Samuel Beckett (1906-1989) was an Irish avant-garde novelist, playwright, theatre director, and poet, who lived in France for the most of his adult life. He wrote in English and French, often translating his own work into the other language. His work offers a bleak, tragicomic outlook on human nature, often coupled with black comedy and gallows humor. His best-known play, Waiting for Godot (1953) is a comic study of philosophical uncertainty, and, like much of his work, focuses on the absurdity of human existence.
Beckett graduated from Dublin's Trinity College in 1927 and settled in Paris, where he worked with James Joyce and published short stories and the novel Murphy (1938). During World War II, he joined the French Resistance and was eventually forced to leave Paris, but after the war he returned and wrote most of his important works, including the prose trilogy Molloy (1951), Malone Dies (Malone Meurt, 1951) and The Unnamable (L'Innommable, 1953), and the play Endgame (Fin de Partie, 1957).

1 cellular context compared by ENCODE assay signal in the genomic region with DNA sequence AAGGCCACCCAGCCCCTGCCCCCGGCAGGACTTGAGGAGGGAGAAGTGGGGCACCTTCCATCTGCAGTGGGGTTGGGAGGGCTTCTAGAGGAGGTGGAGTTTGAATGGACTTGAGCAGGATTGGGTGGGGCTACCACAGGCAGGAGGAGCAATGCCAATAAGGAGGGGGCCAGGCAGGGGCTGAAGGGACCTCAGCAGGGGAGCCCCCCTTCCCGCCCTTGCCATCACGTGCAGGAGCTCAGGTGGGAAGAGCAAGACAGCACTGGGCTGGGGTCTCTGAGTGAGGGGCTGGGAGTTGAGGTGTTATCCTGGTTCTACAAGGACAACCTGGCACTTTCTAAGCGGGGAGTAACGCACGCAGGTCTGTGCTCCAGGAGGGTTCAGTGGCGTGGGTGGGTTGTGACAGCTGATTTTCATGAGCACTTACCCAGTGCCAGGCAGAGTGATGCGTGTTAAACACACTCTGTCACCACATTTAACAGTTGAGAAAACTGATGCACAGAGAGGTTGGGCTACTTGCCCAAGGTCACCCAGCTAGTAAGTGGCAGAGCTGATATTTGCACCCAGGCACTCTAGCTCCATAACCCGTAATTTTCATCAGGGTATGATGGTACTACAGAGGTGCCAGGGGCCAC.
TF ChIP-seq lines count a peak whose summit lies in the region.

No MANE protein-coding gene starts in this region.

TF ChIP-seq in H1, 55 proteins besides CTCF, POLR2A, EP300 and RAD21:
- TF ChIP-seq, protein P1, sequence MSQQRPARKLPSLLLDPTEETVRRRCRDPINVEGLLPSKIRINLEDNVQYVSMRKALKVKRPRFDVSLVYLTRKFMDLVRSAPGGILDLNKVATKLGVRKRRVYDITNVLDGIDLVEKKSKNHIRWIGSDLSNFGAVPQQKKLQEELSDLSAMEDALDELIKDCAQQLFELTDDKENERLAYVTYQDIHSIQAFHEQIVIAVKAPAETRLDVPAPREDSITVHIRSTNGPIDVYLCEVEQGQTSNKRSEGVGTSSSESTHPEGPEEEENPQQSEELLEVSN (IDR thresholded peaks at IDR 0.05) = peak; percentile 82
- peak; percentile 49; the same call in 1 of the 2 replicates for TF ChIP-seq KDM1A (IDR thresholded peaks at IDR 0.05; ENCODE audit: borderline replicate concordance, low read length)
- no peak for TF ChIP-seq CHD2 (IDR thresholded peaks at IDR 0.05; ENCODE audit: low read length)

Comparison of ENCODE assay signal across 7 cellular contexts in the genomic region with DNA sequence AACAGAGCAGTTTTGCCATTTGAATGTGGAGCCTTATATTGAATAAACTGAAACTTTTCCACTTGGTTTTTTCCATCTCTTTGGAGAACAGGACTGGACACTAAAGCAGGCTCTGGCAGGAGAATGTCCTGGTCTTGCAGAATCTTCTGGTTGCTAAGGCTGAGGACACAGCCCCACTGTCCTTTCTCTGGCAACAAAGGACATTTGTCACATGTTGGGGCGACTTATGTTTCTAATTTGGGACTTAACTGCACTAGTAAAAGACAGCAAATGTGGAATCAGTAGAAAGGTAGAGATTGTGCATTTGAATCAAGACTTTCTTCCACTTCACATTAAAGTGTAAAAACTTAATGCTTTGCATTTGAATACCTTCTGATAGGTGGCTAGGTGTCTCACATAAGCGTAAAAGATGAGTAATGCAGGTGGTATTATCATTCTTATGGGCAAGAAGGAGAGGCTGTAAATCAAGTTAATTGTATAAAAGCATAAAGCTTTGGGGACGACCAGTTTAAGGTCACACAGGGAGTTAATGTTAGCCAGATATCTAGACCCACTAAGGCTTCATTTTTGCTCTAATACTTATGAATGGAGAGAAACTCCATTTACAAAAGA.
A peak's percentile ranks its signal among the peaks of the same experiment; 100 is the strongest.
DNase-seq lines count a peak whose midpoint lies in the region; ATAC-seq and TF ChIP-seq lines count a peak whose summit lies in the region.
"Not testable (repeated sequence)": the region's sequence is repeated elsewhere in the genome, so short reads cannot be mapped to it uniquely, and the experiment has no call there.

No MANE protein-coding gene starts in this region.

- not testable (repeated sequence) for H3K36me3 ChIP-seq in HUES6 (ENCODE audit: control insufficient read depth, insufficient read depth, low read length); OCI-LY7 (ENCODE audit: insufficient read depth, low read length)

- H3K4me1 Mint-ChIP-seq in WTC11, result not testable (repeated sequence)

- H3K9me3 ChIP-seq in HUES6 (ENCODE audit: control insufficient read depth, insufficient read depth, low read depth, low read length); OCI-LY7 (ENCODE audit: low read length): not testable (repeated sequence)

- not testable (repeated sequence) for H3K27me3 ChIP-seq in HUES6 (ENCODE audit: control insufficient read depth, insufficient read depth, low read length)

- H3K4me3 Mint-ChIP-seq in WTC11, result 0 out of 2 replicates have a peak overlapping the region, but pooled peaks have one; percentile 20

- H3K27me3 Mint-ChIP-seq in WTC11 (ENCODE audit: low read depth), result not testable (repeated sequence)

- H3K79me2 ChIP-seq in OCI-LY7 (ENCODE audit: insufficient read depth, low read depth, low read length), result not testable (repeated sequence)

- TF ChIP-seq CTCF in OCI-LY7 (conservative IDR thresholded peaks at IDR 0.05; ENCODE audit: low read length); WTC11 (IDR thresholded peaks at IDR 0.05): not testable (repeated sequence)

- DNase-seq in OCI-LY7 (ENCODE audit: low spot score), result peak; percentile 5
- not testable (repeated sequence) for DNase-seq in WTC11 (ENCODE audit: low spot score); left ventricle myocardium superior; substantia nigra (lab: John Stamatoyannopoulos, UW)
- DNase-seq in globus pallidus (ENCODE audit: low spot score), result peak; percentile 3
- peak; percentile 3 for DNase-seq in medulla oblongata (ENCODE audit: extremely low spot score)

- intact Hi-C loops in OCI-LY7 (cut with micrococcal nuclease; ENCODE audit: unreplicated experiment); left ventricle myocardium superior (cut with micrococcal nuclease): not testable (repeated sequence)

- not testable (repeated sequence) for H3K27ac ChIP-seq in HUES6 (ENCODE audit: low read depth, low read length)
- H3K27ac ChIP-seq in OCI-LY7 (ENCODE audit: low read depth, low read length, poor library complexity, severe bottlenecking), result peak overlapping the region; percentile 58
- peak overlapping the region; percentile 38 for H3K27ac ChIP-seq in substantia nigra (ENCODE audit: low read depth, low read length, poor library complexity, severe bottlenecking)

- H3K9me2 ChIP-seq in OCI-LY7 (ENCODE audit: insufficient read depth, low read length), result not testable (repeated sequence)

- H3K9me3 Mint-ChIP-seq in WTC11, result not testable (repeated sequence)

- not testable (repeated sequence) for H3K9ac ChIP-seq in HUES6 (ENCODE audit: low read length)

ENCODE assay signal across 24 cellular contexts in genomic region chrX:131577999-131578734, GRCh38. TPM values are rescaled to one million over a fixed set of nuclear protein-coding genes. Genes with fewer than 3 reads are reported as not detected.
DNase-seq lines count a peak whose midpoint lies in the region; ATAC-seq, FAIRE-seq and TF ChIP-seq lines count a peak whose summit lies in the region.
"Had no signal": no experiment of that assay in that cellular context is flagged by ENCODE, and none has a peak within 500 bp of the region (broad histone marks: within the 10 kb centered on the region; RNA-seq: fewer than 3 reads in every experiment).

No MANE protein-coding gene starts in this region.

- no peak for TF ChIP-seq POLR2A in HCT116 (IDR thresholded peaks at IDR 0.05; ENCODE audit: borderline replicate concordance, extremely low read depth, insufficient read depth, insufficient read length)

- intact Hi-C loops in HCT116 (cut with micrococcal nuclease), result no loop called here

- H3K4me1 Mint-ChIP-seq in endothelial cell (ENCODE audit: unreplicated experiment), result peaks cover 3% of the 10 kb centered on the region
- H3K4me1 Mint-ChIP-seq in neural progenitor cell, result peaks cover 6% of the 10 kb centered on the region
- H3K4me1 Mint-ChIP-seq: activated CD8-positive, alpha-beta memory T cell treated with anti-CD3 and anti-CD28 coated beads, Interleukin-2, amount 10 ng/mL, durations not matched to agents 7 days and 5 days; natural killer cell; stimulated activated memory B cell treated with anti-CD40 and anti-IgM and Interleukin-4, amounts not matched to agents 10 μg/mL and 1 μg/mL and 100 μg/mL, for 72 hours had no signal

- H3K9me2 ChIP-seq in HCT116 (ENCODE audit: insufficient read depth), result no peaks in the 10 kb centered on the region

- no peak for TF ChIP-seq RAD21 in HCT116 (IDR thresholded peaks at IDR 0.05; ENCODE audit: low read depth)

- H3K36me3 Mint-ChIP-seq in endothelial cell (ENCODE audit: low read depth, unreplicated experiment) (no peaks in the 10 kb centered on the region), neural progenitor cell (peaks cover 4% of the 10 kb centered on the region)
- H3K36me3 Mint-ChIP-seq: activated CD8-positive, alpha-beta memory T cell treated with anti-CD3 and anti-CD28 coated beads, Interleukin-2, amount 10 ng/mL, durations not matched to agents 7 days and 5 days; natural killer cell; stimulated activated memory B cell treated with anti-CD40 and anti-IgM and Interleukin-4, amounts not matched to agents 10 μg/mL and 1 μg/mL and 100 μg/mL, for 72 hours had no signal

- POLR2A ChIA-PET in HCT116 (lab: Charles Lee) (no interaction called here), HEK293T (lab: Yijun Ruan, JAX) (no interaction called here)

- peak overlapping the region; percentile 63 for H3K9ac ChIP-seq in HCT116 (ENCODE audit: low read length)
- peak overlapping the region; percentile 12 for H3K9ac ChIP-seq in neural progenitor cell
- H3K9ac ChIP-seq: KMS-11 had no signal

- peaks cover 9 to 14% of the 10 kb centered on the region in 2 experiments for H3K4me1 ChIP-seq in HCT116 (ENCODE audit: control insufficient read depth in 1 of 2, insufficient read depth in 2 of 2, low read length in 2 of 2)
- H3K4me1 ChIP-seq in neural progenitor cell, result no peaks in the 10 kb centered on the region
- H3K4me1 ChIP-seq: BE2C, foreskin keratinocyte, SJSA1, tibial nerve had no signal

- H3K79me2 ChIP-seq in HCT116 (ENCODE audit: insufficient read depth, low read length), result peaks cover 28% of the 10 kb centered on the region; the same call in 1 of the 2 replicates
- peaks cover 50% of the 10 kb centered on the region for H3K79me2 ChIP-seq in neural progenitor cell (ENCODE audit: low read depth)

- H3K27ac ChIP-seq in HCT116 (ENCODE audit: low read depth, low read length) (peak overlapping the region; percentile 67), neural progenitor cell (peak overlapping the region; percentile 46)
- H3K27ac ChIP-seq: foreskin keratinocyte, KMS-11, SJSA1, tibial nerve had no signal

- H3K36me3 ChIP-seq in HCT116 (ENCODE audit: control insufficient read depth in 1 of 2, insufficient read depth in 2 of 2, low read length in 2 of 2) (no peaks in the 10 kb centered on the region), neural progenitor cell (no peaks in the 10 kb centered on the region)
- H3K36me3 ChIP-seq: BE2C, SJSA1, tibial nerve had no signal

From the 1960s on, Beckett’s work became more experimental, compact and minimalist. Besides fiction and stage plays, he also wrote scripts for television, film and radio during this time, and began directing some of his own productions as well, resulting in further editing of his published work.
Beckett was awarded the Nobel Prize in Literature in 1969. Never exactly mainstream, Beckett is nonetheless considered one of the most important European writers of the 20th century for his influence on modern literature and has become a household name for his ability to impress, shock and confound.
For information on the Samuel Beckett Papers, as well as links to other Beckett-related collections and digital exhibitions at Washington University, and other Beckett resources, please go here.